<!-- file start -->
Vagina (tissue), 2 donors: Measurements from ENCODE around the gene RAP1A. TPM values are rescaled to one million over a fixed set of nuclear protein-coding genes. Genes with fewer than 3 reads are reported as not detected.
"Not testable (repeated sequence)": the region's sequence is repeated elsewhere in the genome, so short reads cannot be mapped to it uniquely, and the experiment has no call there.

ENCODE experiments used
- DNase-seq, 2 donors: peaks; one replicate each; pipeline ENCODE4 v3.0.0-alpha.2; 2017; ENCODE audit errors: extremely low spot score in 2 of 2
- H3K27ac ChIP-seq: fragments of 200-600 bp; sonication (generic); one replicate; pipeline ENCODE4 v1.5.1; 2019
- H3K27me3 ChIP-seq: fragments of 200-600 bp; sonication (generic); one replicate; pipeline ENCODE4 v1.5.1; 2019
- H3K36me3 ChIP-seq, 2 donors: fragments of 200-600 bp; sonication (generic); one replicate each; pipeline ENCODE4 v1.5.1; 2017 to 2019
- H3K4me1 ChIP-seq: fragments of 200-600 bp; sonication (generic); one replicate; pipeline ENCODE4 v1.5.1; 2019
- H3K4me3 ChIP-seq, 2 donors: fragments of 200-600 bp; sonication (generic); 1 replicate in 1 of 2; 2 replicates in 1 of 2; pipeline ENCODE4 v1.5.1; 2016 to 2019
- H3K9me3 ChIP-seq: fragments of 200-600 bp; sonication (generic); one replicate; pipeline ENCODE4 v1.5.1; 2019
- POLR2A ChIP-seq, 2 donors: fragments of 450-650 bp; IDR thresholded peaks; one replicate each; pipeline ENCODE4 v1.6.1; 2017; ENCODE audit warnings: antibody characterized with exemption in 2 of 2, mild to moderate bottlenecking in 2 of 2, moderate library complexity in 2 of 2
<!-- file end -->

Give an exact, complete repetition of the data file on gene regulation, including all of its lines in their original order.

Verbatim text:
Vagina (tissue), 2 donors: Measurements from ENCODE around the gene RAP1A. TPM values are rescaled to one million over a fixed set of nuclear protein-coding genes. Genes with fewer than 3 reads are reported as not detected.
"Not testable (repeated sequence)": the region's sequence is repeated elsewhere in the genome, so short reads cannot be mapped to it uniquely, and the experiment has no call there.

ENCODE experiments used
- DNase-seq, 2 donors: peaks; one replicate each; pipeline ENCODE4 v3.0.0-alpha.2; 2017; ENCODE audit errors: extremely low spot score in 2 of 2
- H3K27ac ChIP-seq: fragments of 200-600 bp; sonication (generic); one replicate; pipeline ENCODE4 v1.5.1; 2019
- H3K27me3 ChIP-seq: fragments of 200-600 bp; sonication (generic); one replicate; pipeline ENCODE4 v1.5.1; 2019
- H3K36me3 ChIP-seq, 2 donors: fragments of 200-600 bp; sonication (generic); one replicate each; pipeline ENCODE4 v1.5.1; 2017 to 2019
- H3K4me1 ChIP-seq: fragments of 200-600 bp; sonication (generic); one replicate; pipeline ENCODE4 v1.5.1; 2019
- H3K4me3 ChIP-seq, 2 donors: fragments of 200-600 bp; sonication (generic); 1 replicate in 1 of 2; 2 replicates in 1 of 2; pipeline ENCODE4 v1.5.1; 2016 to 2019
- H3K9me3 ChIP-seq: fragments of 200-600 bp; sonication (generic); one replicate; pipeline ENCODE4 v1.5.1; 2019
- POLR2A ChIP-seq, 2 donors: fragments of 450-650 bp; IDR thresholded peaks; one replicate each; pipeline ENCODE4 v1.6.1; 2017; ENCODE audit warnings: antibody characterized with exemption in 2 of 2, mild to moderate bottlenecking in 2 of 2, moderate library complexity in 2 of 2